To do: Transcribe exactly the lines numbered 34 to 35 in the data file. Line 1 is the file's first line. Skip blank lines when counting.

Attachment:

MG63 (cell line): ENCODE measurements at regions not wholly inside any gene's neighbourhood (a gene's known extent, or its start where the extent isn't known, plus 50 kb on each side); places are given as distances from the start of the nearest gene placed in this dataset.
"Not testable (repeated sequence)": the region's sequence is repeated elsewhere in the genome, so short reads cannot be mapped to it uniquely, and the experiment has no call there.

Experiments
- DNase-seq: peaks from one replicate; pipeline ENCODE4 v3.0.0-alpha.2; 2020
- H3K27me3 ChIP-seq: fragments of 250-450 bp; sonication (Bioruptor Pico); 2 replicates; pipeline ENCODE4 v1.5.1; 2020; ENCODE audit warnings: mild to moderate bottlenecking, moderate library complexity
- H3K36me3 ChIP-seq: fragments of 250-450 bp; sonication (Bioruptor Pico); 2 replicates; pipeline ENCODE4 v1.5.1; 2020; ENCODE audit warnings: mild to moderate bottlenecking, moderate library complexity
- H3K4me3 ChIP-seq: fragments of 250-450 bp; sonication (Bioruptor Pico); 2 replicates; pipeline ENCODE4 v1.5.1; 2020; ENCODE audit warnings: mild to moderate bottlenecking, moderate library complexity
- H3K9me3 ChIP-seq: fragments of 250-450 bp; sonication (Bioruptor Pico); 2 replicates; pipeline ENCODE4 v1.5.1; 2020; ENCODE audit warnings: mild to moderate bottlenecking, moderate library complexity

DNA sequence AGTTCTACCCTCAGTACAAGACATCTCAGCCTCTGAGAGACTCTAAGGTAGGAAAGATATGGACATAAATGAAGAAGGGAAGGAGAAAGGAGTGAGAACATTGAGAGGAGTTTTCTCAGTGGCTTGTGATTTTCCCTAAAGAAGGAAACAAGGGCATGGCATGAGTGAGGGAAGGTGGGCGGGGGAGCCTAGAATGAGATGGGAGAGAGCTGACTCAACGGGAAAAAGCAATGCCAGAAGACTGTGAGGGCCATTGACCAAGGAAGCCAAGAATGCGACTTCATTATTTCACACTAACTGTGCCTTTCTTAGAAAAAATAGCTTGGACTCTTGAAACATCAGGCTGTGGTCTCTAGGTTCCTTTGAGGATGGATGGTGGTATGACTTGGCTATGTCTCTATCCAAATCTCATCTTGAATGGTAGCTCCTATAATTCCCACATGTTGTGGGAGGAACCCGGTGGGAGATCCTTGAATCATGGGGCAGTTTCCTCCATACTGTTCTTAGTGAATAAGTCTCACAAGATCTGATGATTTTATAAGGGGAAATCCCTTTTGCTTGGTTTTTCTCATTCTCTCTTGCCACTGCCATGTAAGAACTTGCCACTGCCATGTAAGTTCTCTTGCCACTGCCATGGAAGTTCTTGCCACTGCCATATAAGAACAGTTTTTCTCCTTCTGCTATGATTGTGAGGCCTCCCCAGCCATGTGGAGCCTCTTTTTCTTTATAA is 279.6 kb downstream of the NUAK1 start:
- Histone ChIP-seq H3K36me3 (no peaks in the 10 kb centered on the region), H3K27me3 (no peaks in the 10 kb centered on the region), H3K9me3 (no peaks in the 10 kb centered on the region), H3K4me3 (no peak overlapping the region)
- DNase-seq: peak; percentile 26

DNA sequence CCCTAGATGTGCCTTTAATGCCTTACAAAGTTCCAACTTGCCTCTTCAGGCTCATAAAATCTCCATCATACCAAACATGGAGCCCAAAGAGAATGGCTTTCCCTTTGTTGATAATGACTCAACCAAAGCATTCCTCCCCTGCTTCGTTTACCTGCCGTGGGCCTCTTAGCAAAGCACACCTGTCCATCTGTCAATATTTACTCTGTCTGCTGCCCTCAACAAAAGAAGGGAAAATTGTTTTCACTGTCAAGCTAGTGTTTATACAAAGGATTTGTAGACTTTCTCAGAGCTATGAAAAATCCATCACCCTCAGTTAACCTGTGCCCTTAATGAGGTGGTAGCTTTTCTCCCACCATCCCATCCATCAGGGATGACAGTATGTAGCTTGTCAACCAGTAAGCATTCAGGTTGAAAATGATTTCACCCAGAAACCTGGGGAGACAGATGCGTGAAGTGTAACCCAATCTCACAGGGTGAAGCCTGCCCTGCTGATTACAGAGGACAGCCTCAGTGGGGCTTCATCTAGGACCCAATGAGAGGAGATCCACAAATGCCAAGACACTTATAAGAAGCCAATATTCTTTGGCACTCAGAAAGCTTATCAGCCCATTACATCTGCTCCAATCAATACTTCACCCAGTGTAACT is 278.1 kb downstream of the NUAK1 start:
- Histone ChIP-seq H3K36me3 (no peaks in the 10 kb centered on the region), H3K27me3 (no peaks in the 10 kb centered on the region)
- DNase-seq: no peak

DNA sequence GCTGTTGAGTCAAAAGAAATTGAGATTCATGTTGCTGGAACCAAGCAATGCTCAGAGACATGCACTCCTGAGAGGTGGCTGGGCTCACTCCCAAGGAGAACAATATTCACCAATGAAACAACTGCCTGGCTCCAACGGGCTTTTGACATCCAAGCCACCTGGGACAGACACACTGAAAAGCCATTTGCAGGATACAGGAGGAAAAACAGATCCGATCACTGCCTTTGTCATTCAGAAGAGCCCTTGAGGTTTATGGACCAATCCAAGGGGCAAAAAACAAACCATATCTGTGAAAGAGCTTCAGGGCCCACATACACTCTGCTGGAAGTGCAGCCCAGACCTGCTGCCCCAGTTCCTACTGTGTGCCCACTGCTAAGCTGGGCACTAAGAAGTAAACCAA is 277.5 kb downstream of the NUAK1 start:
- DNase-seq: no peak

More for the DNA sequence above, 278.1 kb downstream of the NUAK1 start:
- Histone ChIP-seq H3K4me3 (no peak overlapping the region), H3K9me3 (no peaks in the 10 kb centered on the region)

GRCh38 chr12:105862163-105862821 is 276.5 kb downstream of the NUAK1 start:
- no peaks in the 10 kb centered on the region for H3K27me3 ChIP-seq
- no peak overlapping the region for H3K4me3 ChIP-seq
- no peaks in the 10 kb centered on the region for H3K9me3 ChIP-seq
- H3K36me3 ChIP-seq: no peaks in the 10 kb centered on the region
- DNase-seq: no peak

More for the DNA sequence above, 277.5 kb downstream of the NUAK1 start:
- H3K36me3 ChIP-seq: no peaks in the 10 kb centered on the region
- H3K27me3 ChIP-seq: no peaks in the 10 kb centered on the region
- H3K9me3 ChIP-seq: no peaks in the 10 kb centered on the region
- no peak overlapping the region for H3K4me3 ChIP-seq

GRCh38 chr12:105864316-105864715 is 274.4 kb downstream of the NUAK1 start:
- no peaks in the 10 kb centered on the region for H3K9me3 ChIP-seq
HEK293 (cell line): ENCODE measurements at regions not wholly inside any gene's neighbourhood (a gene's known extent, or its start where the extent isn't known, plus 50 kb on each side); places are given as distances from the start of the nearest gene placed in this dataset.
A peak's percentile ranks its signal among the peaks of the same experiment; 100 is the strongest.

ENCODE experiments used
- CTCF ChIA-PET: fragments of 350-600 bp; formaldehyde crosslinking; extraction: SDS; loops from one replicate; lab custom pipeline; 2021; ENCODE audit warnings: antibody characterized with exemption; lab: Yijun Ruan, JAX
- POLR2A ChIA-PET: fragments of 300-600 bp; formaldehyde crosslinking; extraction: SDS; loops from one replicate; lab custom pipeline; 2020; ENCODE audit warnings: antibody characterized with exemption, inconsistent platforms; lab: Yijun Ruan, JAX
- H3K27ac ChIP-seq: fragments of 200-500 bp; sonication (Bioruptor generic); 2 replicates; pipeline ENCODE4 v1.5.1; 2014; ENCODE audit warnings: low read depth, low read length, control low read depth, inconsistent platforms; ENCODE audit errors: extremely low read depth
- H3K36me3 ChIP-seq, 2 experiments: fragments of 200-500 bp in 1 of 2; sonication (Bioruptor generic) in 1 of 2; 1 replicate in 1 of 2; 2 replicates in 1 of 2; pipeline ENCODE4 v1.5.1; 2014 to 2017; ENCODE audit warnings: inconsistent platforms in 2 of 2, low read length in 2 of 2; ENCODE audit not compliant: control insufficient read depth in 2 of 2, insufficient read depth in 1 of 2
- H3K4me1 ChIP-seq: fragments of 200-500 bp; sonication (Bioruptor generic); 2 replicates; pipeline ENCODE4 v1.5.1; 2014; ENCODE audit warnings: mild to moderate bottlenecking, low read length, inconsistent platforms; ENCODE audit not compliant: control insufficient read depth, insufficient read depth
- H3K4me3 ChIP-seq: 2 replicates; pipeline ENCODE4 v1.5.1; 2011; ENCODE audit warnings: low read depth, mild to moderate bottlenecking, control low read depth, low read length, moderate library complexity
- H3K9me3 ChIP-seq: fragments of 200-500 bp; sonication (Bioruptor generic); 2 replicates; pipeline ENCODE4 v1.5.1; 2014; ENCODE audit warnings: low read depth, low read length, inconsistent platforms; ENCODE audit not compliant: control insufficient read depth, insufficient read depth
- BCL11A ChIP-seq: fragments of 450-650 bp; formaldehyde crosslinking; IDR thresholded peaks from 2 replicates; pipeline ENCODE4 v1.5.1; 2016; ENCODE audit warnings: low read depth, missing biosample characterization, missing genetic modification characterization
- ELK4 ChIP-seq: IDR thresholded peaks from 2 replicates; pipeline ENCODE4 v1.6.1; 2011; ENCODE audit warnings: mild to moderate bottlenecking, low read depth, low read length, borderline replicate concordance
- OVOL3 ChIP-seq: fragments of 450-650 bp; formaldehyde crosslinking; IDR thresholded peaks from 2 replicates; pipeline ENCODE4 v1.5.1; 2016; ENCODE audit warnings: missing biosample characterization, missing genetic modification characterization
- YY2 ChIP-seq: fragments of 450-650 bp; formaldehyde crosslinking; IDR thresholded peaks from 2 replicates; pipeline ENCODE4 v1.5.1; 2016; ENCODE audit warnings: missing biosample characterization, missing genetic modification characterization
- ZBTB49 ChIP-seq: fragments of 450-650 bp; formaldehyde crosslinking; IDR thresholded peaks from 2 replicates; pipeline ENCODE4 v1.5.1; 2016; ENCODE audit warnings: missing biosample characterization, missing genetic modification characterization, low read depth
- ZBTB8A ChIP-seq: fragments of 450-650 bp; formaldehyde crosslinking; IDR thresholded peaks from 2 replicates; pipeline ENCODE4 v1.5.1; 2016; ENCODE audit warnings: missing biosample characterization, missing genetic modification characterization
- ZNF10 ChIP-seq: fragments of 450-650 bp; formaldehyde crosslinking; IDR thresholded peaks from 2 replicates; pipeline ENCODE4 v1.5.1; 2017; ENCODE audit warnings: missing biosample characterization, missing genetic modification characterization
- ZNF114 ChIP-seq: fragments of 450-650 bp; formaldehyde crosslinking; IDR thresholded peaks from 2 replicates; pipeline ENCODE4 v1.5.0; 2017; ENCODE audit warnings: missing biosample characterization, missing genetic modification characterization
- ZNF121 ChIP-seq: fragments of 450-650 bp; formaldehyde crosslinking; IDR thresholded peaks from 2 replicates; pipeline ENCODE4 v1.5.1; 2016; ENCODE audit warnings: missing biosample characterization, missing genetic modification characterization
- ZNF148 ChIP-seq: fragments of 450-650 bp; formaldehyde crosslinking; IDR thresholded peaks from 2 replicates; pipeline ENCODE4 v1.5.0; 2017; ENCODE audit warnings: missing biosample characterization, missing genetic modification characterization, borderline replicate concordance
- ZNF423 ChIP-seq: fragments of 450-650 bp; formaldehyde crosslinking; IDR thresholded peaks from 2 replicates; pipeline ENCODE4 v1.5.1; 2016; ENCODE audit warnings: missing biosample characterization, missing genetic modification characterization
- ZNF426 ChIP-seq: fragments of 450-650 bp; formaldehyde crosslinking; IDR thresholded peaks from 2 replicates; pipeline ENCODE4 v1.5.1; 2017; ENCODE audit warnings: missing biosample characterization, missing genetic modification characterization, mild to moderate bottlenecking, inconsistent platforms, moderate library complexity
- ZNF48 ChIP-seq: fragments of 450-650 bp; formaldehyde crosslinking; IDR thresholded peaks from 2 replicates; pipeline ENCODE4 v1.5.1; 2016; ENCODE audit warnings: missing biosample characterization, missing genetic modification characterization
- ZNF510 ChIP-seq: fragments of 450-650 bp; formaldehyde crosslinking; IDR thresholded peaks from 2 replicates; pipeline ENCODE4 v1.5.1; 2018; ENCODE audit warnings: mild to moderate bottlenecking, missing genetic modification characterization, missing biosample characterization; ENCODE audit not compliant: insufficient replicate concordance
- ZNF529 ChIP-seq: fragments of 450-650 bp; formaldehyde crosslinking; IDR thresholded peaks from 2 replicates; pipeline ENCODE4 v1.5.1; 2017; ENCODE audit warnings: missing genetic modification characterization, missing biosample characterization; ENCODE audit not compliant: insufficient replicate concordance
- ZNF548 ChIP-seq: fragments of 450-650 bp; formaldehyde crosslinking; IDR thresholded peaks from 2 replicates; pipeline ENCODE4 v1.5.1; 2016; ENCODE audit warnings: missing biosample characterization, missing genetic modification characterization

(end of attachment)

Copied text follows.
ENCODE experiments used
- CTCF ChIA-PET: fragments of 350-600 bp; formaldehyde crosslinking; extraction: SDS; loops from one replicate; lab custom pipeline; 2021; ENCODE audit warnings: antibody characterized with exemption; lab: Yijun Ruan, JAX